Okay, first thing--I really love this video of an animated bookshop. The very last statement at the end, though, gave me pause. I'd like you to watch it if you can afford the time and then come back and comment on my question later in this post.
"There's nothing quite like a real book."
For me, this begs the question: what counts as a real book?
Is it only the beloved paper tomes we were raised with? How about the audiobook that includes all the words but with some interpretation provided by the narrator(s)? What about ebooks or even the new enhanced ebooks?
Is one format more real than another?
On an aside, someone once told one my children who is not a fast reader (and yet is an avid reader via audiobooks) that listening to a book doesn't count as having read the book.
Really? Try explaining that to someone who's visually impaired.
My day job includes working with municipal records, and all the time I deal with my state's sunshine laws (what we call GRAMA for government records access and management act). In fact, I'm my city's records officer. As such, I receive requests from residents and attorneys all the time wanting information/records that the city collects.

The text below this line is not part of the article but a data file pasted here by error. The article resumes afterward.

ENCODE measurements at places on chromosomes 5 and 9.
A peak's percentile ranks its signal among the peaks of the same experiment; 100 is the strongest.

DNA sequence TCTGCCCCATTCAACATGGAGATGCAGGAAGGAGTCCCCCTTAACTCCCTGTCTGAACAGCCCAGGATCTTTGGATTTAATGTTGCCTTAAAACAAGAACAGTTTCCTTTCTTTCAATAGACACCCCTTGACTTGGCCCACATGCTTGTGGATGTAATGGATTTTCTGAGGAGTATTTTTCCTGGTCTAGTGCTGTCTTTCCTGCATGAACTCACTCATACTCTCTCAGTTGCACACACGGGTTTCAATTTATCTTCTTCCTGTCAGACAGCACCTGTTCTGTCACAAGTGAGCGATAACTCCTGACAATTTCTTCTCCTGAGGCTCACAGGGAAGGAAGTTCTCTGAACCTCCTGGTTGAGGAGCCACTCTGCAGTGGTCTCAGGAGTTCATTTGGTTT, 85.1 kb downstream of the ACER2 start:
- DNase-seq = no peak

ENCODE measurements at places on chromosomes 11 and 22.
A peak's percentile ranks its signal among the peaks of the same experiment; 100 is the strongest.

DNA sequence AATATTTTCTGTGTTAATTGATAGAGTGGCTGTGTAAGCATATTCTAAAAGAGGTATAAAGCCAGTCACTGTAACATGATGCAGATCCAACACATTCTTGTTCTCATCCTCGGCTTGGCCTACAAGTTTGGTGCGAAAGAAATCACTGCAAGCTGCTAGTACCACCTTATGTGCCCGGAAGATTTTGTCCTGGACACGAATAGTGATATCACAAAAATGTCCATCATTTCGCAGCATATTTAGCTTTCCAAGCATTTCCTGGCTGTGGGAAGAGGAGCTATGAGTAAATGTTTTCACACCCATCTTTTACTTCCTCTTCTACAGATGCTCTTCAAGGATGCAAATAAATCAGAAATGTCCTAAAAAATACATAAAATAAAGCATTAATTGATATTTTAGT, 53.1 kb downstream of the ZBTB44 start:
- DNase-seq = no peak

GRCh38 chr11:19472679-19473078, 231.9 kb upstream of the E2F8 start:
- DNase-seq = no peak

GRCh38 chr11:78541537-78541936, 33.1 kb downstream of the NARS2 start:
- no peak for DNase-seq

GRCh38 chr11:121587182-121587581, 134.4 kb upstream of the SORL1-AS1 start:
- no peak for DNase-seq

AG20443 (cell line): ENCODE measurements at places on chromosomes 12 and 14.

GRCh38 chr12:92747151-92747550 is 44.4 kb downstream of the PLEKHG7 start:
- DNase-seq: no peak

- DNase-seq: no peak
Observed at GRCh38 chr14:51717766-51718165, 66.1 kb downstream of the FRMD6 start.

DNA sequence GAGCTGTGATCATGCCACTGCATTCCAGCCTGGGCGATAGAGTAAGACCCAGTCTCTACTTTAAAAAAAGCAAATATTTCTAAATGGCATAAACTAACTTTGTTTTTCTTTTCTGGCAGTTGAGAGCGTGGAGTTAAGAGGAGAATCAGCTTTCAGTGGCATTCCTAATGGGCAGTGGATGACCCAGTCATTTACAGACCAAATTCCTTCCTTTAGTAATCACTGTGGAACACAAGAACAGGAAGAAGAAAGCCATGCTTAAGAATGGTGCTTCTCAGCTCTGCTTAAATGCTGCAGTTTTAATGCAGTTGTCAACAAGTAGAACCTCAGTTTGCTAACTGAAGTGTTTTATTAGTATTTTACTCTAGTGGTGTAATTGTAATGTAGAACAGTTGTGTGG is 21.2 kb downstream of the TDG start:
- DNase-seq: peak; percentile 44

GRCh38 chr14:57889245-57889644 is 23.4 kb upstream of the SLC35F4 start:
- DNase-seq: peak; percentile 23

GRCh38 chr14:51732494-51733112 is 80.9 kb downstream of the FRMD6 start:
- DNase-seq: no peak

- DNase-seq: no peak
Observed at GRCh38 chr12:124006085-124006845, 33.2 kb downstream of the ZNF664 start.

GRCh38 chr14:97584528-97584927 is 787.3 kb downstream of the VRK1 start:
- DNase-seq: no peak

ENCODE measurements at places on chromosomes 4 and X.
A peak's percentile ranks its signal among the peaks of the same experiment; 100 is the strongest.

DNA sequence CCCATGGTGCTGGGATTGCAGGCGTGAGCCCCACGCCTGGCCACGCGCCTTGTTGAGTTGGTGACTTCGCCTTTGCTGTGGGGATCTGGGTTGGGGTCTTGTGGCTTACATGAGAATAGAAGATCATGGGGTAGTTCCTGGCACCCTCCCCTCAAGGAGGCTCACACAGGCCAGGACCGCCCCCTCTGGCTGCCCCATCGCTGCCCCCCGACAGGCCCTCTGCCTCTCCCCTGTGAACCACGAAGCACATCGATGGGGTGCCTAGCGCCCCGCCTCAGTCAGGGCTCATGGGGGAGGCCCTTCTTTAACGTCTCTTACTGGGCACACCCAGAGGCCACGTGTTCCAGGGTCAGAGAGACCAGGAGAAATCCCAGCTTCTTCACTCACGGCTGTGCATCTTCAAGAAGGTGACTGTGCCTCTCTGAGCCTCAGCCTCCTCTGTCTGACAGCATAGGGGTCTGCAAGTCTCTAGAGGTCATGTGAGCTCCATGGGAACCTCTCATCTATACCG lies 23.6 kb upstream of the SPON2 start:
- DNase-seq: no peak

One thing that's a bit of an issue now is text messaging. Frequently, when people are angry at a decision the city council has made, they want to know what the city councilmembers are talking about relating to it. As I worked with our archivist at the state, he reminded me that the format is not relevant.
It's the content that determines if something meets the state's definition of a "record".
It will still be my story, my words, my hard work and sweat (figuratively) that went into its creation.
What about you? What does it take for a book to be real to you?